Very much like dancing, Trudy enjoys music.
She is very responsive to anything that has a tune, which could be a jingle on the radio or a mobile phone ringtone. Music can often be the thing that helps her understand that something is about to happen or forget the tantrum she is in!
I use these because they are used by my colleagues at work and I have seen how effective they can be. They are little tunes that lots of parents might do instinctively, such as ‘this is the way we brush our teeth…’ to the tune of “here we go around the Mulberry bush”. I started doing this with Patrick and Trudy and it is just the right amount of time recommended by dentists to brush their teeth! If anything, it will remind for how long the brush should be in their mouths!
They need to be age and stage appropriate, but they can help a child transition through the day and reduce those moments of frustration when a parent just picks them up and puts them in the car without giving them the time to understand that they are going home. It doesn’t always happen smoothly but I sign the word and have a little song for most transitions in the day such as nappy changing, nursery, home or mealtimes. These are also the principles of Sing and Sign.
Here is a little note from one of my fantastic colleagues, Louisa:
Why is music so important?
Music is a means of communication and interaction in the same way that we use spoken language.
Early musical development includes a structural understanding through which music “makes sense” through the predictability of melody, chords and structure. The development of language possesses very similar features to that of music.
For example, the use of imitation is an important structural factor not only in music but also in the development of early language skills.
Music is also extremely important as it is present in many day-to-day non-musical contexts, occurring as part of other activities.
“Music is present in daily interactions and communication and is often heard as a composite form of communication inextricably linked to words” Ockelford, A. 2015
In addition to the similarities between early musical development and the development of language, music can also be seen to generate an emotional response, even in infants.
“All sounds and the relationships between them can potentially cause or enable an emotional response” Ockelford, A. 2015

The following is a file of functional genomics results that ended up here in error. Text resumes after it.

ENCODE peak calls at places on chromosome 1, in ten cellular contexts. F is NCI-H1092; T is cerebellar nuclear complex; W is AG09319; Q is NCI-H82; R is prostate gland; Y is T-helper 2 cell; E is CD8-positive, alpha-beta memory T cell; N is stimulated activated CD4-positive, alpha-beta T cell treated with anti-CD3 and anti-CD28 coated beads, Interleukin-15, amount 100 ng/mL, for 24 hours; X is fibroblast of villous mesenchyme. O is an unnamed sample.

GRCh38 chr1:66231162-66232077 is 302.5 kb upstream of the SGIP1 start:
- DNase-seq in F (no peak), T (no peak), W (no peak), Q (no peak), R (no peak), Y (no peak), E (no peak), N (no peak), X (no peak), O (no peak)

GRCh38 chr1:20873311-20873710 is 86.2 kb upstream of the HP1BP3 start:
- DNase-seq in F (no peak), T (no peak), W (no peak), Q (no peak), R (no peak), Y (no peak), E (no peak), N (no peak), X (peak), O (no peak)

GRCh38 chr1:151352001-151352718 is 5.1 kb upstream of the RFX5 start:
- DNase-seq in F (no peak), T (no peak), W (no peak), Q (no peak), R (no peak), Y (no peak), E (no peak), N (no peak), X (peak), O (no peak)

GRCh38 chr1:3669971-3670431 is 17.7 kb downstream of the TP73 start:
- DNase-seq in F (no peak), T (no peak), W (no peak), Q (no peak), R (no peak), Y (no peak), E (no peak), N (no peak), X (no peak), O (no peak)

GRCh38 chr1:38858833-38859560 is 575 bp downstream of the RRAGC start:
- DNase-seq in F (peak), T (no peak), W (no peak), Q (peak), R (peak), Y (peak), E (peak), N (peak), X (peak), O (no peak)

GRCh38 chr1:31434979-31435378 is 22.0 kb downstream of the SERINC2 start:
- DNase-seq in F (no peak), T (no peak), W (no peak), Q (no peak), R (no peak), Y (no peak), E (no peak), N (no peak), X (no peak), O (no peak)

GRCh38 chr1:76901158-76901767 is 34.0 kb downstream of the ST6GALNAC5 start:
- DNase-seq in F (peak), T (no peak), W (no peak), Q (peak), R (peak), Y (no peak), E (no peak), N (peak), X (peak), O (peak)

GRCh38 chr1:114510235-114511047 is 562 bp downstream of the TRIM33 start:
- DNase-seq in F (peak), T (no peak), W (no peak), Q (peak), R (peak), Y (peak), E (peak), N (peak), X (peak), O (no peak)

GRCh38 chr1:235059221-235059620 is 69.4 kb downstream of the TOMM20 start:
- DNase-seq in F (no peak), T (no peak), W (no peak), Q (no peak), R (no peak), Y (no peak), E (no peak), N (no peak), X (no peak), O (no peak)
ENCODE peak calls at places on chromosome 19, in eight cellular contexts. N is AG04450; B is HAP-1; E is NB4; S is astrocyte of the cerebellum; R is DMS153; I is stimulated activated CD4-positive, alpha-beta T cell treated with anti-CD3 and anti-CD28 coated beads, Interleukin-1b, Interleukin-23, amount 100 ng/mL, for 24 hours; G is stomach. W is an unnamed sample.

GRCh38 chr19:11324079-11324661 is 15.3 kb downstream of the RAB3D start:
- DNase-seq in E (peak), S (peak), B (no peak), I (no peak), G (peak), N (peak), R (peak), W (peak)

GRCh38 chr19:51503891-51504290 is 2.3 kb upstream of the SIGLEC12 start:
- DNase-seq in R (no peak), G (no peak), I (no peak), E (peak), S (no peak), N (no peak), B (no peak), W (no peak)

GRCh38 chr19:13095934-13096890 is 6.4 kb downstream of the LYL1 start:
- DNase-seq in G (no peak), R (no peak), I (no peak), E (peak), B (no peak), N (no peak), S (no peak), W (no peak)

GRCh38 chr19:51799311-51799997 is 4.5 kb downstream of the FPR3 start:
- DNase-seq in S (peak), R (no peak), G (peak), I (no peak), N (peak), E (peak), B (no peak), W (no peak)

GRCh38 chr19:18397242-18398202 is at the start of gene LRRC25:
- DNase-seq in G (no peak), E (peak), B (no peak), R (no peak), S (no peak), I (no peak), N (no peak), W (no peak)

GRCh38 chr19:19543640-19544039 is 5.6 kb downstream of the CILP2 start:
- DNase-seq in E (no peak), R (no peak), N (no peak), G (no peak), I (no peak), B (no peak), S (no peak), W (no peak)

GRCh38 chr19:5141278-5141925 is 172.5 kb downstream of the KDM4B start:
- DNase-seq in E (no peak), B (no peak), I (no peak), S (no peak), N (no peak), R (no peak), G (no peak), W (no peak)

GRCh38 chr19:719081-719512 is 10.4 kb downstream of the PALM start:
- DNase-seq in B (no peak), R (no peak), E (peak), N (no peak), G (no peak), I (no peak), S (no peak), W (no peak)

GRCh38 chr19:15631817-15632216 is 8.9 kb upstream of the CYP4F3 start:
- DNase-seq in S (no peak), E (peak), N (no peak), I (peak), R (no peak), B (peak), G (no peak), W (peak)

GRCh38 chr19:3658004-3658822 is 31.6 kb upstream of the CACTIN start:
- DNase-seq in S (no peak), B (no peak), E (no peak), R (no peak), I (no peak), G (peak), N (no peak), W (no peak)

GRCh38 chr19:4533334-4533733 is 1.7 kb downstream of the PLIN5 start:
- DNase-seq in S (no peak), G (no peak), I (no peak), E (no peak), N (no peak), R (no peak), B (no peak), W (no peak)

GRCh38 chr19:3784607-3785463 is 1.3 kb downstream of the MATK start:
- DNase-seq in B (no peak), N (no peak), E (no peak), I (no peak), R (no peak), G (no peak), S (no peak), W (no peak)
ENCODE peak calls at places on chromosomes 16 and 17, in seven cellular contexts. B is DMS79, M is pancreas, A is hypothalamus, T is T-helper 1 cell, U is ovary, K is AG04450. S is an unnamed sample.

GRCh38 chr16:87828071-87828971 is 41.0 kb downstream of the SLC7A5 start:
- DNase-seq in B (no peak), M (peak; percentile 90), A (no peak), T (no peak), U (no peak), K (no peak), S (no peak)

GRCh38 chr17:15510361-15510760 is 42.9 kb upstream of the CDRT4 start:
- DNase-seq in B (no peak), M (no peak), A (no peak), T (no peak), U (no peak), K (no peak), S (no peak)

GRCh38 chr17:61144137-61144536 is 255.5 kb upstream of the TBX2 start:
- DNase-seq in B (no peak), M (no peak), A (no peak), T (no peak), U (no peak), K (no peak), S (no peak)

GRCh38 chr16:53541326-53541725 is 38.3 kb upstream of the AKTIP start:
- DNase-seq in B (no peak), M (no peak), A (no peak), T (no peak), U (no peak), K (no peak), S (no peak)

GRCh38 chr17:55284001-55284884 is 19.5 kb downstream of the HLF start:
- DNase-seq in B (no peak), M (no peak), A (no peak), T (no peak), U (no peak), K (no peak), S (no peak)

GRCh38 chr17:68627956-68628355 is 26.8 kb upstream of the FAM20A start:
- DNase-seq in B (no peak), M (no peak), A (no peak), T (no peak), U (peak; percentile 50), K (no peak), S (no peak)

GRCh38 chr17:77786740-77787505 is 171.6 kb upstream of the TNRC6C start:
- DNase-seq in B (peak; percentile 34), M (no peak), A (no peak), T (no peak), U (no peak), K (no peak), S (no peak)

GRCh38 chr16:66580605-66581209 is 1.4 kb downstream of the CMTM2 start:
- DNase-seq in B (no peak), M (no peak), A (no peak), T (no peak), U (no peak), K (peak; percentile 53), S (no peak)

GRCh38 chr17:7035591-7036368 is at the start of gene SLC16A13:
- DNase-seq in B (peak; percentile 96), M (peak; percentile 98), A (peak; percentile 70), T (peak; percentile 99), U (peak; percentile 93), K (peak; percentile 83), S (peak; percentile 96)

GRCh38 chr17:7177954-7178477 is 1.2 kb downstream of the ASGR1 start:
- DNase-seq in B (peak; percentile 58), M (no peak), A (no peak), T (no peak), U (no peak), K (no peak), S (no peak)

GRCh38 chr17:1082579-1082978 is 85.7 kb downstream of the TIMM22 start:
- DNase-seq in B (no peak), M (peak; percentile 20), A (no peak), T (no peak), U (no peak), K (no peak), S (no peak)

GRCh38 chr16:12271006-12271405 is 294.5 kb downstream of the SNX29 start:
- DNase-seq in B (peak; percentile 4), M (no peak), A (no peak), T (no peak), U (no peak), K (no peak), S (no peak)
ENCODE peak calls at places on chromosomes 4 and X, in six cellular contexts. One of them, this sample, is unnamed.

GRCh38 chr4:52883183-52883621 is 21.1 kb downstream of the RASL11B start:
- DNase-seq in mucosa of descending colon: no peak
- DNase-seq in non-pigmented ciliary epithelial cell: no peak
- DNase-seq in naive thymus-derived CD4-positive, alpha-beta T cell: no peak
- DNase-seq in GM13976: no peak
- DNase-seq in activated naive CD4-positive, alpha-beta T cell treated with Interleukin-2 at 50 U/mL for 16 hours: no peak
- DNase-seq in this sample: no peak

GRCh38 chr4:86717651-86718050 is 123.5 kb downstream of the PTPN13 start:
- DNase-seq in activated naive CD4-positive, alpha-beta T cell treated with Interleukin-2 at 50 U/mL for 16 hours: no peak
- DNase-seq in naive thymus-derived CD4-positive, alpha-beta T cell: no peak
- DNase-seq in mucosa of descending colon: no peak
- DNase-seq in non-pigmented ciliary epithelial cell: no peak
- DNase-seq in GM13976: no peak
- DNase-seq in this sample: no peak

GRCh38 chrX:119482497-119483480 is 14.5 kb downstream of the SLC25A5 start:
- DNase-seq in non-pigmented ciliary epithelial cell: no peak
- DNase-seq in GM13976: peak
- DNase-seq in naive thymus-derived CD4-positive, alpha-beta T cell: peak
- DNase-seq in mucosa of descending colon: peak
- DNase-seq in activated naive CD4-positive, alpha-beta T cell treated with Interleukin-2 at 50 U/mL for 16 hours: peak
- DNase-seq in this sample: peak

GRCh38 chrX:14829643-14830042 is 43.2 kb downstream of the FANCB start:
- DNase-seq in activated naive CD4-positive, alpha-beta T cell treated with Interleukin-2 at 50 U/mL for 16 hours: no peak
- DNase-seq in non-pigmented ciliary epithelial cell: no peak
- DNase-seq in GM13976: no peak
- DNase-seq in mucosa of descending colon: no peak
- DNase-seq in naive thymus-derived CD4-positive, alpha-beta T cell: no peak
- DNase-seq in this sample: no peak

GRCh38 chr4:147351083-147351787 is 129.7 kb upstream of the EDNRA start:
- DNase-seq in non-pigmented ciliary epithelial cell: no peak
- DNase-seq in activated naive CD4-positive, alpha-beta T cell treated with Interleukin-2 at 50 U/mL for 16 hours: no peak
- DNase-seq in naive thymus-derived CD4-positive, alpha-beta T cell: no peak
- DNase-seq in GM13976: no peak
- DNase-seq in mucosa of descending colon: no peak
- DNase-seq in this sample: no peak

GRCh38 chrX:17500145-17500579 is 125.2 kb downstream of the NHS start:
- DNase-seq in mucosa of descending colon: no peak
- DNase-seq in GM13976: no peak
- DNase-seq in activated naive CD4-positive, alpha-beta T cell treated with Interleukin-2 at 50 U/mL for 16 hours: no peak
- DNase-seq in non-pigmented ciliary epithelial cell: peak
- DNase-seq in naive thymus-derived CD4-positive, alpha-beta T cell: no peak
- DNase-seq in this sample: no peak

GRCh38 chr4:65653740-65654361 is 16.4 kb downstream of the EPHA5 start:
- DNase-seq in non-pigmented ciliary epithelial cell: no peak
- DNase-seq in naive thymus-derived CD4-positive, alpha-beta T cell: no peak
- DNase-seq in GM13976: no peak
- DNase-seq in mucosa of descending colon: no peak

How do I use music to interact with my child?
The focus when using music to communicate should always be on the quality of the interaction between the caregiver and the child. It doesn’t matter if you haven’t had musical training and it doesn’t matter if you think you can’t sing! The most important factor is that you are using sound to respond to your child.
Mirroring is an extremely important approach when interacting musically with your child. If your child vocalises, immediately copy the sound back to them so they can hear that you are listening and responding to them. This allows the child to be heard and acknowledged.
This is very important. There are studies that show that infants brought up in orphanages who are not responded to in this way demonstrate a difficulties with developing language skills and an overall failure to thrive
This “Call and Response” technique encourages vocalising and development of language. A child who is responded to in this type of intensive interaction will begin to realise that his voice has a purpose and that he is being listened to and responded to.
Using percussion instruments is a great way to develop turn taking skills with your child. Just a simple tambourine activity can be developed to include turn taking and also enables the child to explore changes in volume or speed.
“Mummy’s turn to shake the tambourine”
“Sarah’s turn to shake the tambourine”
“Mummy’s turn to shake the tambourine loud, quiet, fast, slow etc…
This introduces the concept of turn taking whilst also increasing the child’s receptive language with the words “shake”, “loud/quiet”, “fast/slow” and also “wait” (whilst waiting for their turn)
A song signifier is a short song to represent a regular daily activity or a period of transition. For example, the following song is used to indicate the end of an activity and can then help the child prepare for transition to another task.
To the melody of Super Trooper
Playgroup is finished,
Playgroup is finished
Now it’s time to stop
Now it’s time to stop
Now it’s time to stop
Song signifiers can be used for brushing teeth, finishing an activity, saying hello, saying goodbye etc.
When creating a song to be used as a signifier you can use an existing melody or simply make one up, ensuring that it is short and repetitive.
Song signifiers can also be linked to movement. For example singing the words “up up up” on a high note when your child lifts his arms up and then singing “down down down” when he lowers his arms. This can be very motivating for children and can also assist with physiotherapy work.
The most important factor to remember is that you do not need to be a trained musician to interact with your child through music! Singing with your child and responding to their vocalising with your own voice is such an important skill and one that doesn’t require any formal training, yet it can make such a valuable difference.
“Parents who consciously engage with their babbling infants can accelerate their children’s vocalising and language learning” Ockelford, A. 2015
Louisa Maddison, BMus, LTCL, PGCE, QTVI